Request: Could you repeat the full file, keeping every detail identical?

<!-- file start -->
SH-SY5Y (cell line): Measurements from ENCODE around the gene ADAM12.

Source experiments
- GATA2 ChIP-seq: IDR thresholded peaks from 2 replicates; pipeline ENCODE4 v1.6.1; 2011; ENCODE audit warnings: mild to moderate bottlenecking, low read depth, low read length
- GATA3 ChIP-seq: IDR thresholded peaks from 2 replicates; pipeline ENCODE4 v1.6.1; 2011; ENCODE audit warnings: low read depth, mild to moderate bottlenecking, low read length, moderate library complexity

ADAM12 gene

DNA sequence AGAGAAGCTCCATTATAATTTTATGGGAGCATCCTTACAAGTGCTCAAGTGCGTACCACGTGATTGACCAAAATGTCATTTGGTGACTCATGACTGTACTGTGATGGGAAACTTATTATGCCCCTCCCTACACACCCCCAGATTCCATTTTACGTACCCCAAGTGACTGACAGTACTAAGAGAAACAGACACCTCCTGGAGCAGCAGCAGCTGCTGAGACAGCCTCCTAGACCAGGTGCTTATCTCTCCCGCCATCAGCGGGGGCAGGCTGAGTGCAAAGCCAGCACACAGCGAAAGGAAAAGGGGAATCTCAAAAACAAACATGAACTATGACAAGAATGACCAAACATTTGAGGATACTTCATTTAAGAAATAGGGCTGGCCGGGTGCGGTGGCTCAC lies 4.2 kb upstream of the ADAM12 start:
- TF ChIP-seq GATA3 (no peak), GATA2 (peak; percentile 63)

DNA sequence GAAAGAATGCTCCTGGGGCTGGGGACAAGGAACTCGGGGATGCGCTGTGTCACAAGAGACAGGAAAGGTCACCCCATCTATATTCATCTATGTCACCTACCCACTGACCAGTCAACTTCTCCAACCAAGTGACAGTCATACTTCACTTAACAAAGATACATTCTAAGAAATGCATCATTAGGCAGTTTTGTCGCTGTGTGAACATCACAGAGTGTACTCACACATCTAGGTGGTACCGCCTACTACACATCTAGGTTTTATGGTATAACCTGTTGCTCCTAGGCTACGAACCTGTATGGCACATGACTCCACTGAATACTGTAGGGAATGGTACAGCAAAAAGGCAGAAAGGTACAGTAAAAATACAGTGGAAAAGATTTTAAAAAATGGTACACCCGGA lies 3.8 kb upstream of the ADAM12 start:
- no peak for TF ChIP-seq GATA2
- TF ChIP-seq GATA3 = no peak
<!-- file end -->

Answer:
SH-SY5Y (cell line): Measurements from ENCODE around the gene ADAM12.

Source experiments
- GATA2 ChIP-seq: IDR thresholded peaks from 2 replicates; pipeline ENCODE4 v1.6.1; 2011; ENCODE audit warnings: mild to moderate bottlenecking, low read depth, low read length
- GATA3 ChIP-seq: IDR thresholded peaks from 2 replicates; pipeline ENCODE4 v1.6.1; 2011; ENCODE audit warnings: low read depth, mild to moderate bottlenecking, low read length, moderate library complexity

ADAM12 gene

DNA sequence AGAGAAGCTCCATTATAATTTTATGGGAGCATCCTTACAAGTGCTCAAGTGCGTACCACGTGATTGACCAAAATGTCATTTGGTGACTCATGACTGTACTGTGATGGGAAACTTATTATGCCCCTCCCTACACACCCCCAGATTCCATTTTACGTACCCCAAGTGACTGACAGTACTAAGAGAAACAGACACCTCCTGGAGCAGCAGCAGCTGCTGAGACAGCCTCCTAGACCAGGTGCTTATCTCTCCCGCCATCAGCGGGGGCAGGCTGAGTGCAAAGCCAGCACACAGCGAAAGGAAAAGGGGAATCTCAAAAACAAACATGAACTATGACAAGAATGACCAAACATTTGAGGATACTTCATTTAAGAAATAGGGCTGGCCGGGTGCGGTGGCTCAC lies 4.2 kb upstream of the ADAM12 start:
- TF ChIP-seq GATA3 (no peak), GATA2 (peak; percentile 63)

DNA sequence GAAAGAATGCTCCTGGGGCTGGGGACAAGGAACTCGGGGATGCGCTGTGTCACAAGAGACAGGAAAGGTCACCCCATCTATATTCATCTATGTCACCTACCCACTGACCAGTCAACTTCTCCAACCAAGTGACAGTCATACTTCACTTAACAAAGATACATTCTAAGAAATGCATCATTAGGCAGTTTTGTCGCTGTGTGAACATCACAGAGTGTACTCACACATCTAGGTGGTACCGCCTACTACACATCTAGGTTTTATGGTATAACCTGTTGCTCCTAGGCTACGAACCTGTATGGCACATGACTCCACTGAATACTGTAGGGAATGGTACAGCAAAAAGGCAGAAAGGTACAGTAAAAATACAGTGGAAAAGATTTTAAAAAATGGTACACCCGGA lies 3.8 kb upstream of the ADAM12 start:
- no peak for TF ChIP-seq GATA2
- TF ChIP-seq GATA3 = no peak